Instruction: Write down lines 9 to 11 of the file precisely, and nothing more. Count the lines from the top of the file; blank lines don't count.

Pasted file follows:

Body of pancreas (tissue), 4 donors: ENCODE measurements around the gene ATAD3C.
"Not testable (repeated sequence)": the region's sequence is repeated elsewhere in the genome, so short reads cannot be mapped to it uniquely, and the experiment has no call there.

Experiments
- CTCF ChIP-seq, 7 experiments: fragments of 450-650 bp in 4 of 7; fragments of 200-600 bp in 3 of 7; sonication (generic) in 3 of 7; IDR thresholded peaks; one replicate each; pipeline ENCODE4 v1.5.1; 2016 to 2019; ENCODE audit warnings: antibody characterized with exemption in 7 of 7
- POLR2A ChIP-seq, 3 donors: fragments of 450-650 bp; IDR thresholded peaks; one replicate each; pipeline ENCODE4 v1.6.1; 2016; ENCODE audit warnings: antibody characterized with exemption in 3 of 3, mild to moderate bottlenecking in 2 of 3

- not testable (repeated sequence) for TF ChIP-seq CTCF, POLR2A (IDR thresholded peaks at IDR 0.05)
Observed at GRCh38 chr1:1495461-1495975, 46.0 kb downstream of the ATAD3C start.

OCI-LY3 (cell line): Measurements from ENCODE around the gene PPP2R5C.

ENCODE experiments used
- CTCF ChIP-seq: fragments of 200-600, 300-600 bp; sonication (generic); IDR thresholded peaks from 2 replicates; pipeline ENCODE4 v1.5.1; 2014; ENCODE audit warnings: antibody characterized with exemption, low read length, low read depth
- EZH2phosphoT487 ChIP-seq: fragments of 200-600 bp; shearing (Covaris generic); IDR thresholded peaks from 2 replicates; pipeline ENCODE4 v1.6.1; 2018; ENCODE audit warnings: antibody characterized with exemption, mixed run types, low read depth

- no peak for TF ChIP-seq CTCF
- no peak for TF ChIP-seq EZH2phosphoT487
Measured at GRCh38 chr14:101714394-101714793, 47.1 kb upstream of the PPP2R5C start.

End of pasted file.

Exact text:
ENCODE experiments used
- CTCF ChIP-seq: fragments of 200-600, 300-600 bp; sonication (generic); IDR thresholded peaks from 2 replicates; pipeline ENCODE4 v1.5.1; 2014; ENCODE audit warnings: antibody characterized with exemption, low read length, low read depth
- EZH2phosphoT487 ChIP-seq: fragments of 200-600 bp; shearing (Covaris generic); IDR thresholded peaks from 2 replicates; pipeline ENCODE4 v1.6.1; 2018; ENCODE audit warnings: antibody characterized with exemption, mixed run types, low read depth